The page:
Forecast Validation & Time Travel

What makes me an analyst and not just a prognosticator? I verify that my predictions can be trusted—that the number of bananas in my forecast for next month, for example, is a number that can be used to positively influence business decisions. But due to the nature of forecasting, we’re forced to wait for the future to evaluate my present forecasts. So how can we validate the effectiveness of current forecasting methods? It’s a simple matter of traveling back in time.

From a data input standpoint, backward time travel is simple: You choose the date you want to travel to and ignore any data you collected after that date. If we ignore that data when we create forecasts, we simulate what we would have forecasted on the date chosen, with the added benefit of knowing the future.

We can use our sample data to validate the accuracy of forecasts made with current forecasting methods. We can choose another date to travel back to and run another forecast and again, we have actual sales to use to evaluate that forecast, for example. We can repeat this process as many times as we can find new dates to travel back to.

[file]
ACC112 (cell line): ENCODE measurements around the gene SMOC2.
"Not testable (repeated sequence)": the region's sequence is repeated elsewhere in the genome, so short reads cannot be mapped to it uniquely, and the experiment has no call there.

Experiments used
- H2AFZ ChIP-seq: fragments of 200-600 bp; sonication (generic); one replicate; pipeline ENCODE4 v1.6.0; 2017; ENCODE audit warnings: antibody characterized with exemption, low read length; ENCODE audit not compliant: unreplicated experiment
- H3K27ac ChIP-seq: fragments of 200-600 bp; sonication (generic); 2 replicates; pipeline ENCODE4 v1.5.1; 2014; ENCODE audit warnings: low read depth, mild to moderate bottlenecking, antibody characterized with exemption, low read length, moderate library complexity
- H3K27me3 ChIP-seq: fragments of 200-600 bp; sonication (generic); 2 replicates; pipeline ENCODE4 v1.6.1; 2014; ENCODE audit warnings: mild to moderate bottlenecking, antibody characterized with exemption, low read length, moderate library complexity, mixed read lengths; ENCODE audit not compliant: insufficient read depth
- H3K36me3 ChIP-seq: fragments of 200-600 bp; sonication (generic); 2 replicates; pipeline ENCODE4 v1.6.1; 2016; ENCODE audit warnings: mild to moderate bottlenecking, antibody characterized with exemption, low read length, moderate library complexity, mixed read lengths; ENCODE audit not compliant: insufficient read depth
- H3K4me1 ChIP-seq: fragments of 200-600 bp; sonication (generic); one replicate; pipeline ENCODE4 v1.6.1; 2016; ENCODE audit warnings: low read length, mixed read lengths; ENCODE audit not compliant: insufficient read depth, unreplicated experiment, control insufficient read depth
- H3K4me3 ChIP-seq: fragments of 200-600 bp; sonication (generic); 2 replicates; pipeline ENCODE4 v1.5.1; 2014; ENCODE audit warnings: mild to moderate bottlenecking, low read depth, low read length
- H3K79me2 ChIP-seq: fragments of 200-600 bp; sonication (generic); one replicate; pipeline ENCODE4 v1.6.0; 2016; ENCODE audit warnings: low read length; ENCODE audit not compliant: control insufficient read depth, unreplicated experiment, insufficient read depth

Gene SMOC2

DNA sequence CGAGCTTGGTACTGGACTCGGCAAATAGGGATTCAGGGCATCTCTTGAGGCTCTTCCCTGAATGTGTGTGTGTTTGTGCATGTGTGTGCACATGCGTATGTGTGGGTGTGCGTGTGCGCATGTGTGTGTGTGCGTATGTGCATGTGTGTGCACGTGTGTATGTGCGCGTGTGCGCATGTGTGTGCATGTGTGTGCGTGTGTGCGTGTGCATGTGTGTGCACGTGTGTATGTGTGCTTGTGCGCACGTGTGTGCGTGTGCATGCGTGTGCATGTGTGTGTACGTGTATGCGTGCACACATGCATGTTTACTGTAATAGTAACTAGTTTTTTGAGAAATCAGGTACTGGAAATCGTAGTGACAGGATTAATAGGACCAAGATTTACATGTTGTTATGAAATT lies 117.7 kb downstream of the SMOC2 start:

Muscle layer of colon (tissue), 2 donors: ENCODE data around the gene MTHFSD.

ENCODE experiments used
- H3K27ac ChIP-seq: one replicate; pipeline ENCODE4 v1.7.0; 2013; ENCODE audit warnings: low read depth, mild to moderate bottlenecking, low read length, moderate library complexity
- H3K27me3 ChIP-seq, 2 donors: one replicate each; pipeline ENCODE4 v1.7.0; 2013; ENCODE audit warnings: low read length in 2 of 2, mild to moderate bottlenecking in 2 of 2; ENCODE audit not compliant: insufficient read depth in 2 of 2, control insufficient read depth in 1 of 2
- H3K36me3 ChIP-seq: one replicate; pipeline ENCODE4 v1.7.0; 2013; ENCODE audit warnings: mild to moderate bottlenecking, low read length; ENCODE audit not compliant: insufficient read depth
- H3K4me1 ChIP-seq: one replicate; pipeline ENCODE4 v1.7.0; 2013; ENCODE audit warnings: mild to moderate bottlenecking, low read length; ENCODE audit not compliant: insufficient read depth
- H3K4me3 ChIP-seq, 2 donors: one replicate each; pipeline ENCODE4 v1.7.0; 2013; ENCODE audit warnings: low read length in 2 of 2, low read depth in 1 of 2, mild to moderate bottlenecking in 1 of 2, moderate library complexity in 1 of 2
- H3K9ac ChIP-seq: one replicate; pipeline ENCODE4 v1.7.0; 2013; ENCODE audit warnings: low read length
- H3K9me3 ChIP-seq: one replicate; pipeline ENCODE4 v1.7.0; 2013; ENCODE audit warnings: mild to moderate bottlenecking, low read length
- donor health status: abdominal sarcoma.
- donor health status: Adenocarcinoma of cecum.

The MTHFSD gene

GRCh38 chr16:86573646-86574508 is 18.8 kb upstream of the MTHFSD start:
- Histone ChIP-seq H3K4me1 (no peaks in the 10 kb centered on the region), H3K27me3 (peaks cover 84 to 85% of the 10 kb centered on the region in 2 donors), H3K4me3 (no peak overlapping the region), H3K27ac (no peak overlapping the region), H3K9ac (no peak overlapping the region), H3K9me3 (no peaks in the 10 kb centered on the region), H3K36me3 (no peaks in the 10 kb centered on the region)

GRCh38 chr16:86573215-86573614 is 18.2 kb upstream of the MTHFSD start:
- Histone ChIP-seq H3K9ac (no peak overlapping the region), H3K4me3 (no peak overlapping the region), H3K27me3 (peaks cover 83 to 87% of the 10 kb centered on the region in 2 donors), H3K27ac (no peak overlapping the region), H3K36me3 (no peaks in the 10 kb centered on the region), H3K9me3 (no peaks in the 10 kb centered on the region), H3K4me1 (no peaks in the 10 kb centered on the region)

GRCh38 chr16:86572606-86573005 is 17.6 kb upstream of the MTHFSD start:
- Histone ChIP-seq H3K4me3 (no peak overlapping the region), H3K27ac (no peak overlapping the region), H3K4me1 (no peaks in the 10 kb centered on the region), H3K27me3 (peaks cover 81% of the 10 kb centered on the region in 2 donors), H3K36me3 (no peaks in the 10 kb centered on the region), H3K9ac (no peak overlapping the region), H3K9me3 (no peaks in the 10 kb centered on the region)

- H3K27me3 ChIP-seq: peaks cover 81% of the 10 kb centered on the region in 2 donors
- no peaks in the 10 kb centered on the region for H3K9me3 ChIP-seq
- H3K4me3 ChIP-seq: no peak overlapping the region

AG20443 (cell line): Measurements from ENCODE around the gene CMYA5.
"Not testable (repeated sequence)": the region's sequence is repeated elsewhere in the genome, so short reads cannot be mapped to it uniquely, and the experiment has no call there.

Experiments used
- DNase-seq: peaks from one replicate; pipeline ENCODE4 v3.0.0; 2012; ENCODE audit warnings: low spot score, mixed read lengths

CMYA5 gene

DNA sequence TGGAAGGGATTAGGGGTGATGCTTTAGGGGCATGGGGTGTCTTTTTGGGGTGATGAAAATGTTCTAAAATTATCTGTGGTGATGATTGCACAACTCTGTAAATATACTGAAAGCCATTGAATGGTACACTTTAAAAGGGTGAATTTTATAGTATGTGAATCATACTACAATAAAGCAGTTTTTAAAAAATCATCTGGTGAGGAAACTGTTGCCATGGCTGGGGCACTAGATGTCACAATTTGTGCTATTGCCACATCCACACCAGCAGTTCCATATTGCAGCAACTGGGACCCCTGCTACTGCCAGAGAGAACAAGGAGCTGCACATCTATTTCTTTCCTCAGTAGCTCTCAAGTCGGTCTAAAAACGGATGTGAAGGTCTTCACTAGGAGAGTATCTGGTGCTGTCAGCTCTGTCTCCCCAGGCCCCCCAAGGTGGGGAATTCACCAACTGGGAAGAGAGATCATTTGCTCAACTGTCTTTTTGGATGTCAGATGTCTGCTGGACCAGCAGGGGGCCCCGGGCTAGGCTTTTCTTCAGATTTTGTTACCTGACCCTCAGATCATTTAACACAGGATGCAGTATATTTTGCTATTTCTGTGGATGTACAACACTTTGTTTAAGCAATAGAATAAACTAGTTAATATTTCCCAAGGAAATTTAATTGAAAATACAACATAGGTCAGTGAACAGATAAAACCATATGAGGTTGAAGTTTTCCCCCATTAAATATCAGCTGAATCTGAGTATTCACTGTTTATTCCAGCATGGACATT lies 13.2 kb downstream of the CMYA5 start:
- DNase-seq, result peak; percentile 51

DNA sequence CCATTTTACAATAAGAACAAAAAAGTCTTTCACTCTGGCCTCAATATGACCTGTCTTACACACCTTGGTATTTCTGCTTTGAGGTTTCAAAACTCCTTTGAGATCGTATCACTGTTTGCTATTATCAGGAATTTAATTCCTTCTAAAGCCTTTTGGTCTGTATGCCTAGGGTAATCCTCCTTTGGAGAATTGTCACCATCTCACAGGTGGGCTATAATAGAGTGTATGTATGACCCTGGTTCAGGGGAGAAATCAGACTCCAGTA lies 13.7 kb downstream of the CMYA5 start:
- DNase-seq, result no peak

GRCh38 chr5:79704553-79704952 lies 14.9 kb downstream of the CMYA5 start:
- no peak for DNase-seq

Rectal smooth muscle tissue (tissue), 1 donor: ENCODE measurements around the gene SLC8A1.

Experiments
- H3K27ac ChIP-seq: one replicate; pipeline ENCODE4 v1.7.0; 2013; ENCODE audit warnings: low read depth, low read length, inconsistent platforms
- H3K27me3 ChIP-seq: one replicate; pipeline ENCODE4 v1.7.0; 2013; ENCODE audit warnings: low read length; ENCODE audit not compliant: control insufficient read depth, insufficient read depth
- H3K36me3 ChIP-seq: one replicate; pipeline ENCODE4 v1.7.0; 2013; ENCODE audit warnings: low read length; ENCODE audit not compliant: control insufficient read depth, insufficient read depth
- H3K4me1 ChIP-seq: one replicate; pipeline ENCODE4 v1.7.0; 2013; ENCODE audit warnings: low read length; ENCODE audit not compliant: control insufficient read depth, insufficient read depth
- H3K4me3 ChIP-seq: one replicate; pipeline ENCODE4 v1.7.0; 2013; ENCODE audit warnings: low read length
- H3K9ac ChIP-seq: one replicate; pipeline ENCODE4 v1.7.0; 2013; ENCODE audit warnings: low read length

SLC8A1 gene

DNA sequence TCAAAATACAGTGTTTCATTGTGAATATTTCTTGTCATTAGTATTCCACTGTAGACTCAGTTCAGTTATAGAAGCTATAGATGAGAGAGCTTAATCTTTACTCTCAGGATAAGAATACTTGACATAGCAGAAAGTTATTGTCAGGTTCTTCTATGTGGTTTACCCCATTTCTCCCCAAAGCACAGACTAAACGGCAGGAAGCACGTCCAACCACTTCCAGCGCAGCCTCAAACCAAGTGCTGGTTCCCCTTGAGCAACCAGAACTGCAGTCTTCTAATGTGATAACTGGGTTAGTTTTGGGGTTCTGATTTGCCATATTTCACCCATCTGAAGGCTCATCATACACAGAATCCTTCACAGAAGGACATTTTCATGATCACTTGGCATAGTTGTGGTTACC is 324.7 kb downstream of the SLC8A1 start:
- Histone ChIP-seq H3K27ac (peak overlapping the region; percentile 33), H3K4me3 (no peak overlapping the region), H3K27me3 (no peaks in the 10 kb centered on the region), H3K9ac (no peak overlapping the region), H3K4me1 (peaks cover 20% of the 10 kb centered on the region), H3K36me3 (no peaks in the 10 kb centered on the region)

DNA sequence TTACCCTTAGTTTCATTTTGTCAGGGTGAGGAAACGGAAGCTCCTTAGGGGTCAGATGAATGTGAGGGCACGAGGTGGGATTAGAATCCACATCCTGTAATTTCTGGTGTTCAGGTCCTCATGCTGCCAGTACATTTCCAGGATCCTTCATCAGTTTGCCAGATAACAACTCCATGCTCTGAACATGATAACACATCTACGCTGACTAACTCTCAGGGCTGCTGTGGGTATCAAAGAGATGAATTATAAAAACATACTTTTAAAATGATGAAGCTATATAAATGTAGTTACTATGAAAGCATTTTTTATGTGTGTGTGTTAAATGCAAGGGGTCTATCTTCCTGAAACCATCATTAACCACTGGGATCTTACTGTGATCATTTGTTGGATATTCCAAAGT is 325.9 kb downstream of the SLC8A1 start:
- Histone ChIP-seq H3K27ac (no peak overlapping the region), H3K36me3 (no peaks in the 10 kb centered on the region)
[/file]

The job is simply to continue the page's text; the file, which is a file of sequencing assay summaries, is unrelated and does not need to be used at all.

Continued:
In practice, we analysts will repeat this evaluation process over a 52-week period. That way, we can analyze our forecasting methods across time to see if there are weak spots in time, geography and/or products.

We can see if certain products are harder to forecast at certain times of year, or if a specific geography experienced a dramatic shift in behavior. We can brainstorm solutions to these concerns, adjust our methods, and re-run the 52 weeks of sample validations. Through this process, we can be highly confident that the predictions we provide to clients will have a positive impact on their bottom line.

This is just one of the many examples of our constant improvement process. Every day, we’re making our forecasts better—more accurate, more flexible and more encompassing.